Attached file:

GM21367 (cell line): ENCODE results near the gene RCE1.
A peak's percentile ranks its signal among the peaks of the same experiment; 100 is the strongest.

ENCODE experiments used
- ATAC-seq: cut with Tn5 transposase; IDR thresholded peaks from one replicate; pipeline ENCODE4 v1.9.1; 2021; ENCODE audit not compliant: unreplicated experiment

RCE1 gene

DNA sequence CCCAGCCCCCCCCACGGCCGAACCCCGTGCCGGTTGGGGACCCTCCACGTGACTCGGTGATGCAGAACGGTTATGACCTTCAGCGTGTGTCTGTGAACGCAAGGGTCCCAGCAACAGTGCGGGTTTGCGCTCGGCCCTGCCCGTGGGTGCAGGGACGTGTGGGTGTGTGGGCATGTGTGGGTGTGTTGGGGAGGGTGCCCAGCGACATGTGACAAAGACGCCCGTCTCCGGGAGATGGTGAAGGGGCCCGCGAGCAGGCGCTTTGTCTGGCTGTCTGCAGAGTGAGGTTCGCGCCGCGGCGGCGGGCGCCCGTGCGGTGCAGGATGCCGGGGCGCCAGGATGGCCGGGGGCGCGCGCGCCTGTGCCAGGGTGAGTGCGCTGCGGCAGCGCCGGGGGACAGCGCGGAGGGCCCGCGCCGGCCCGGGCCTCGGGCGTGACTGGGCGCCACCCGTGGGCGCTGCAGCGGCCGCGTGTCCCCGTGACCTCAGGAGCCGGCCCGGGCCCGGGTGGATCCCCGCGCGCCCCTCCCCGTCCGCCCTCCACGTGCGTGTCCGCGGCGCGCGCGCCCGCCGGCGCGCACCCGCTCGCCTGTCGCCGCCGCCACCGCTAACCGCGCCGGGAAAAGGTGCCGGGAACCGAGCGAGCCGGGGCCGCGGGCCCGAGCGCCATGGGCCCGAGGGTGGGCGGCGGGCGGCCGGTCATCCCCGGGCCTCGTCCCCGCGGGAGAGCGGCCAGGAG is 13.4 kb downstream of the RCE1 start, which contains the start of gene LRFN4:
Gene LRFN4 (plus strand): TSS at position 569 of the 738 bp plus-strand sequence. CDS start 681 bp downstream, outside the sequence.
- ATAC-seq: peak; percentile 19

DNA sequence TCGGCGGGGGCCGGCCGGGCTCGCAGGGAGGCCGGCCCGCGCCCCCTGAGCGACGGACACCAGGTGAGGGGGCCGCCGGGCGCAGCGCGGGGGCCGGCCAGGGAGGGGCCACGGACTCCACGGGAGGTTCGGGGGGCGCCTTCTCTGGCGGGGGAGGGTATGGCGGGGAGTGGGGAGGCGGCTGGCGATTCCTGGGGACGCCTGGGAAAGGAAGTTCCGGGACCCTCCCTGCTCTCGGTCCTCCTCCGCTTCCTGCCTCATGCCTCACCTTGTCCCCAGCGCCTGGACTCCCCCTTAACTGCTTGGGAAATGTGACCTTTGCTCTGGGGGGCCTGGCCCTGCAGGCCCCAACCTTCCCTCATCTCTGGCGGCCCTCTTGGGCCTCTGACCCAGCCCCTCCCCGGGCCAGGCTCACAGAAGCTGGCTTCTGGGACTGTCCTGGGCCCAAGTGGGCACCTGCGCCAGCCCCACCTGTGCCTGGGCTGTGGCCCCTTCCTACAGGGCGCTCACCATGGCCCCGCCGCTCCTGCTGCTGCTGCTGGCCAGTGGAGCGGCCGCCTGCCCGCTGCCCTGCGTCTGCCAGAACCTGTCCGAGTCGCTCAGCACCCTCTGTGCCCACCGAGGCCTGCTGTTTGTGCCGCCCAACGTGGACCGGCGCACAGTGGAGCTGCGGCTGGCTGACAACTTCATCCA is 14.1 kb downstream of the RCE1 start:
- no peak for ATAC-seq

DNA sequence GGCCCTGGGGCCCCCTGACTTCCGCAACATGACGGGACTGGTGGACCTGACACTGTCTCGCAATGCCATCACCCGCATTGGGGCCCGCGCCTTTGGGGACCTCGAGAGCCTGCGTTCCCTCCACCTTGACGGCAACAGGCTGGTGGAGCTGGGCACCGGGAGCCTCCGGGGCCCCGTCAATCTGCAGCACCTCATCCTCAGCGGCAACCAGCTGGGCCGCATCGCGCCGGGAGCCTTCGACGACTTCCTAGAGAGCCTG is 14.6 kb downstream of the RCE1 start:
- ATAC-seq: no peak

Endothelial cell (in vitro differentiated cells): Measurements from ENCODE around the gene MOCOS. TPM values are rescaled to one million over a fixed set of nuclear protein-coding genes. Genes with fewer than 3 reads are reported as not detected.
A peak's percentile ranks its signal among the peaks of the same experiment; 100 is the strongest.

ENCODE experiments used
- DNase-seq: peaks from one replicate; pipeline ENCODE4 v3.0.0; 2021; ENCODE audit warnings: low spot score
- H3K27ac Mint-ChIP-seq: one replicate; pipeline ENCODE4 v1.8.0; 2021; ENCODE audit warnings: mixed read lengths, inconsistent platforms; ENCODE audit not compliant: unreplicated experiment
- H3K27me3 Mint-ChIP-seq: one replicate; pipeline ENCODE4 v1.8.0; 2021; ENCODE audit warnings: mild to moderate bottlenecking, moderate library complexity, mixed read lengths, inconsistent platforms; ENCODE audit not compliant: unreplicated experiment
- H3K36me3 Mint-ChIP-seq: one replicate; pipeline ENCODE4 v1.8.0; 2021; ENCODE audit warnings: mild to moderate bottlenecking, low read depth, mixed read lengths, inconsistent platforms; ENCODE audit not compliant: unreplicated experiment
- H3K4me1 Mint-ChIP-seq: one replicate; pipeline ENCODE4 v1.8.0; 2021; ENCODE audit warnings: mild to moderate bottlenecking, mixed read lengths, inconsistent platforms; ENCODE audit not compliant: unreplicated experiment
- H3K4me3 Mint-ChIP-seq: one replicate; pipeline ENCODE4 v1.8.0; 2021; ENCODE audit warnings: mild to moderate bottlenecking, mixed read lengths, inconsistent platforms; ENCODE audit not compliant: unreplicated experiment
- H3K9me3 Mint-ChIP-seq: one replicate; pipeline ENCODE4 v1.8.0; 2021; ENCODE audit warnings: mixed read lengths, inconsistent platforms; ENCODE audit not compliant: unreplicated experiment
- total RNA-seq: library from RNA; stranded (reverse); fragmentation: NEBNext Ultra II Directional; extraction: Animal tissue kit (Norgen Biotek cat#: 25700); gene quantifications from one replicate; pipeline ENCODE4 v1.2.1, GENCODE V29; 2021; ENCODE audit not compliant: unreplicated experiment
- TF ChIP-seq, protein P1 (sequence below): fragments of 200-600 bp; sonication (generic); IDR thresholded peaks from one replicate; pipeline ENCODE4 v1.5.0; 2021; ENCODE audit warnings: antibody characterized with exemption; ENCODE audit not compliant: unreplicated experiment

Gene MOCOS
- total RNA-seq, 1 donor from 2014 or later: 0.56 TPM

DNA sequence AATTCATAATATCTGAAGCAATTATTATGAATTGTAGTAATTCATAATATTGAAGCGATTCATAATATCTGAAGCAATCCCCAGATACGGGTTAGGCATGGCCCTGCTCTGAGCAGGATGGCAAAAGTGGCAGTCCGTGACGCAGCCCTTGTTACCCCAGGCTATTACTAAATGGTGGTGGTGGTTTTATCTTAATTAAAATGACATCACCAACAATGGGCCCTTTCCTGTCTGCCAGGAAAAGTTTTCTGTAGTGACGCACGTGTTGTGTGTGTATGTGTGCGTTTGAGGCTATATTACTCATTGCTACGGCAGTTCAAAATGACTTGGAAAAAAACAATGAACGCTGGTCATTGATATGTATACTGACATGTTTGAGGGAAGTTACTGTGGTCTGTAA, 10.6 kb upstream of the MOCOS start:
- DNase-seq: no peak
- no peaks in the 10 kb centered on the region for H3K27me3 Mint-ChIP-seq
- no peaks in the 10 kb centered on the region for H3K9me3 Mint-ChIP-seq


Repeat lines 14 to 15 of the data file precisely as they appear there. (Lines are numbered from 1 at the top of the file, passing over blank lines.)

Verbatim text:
A peak's percentile ranks its signal among the peaks of the same experiment; 100 is the strongest.

ENCODE experiments used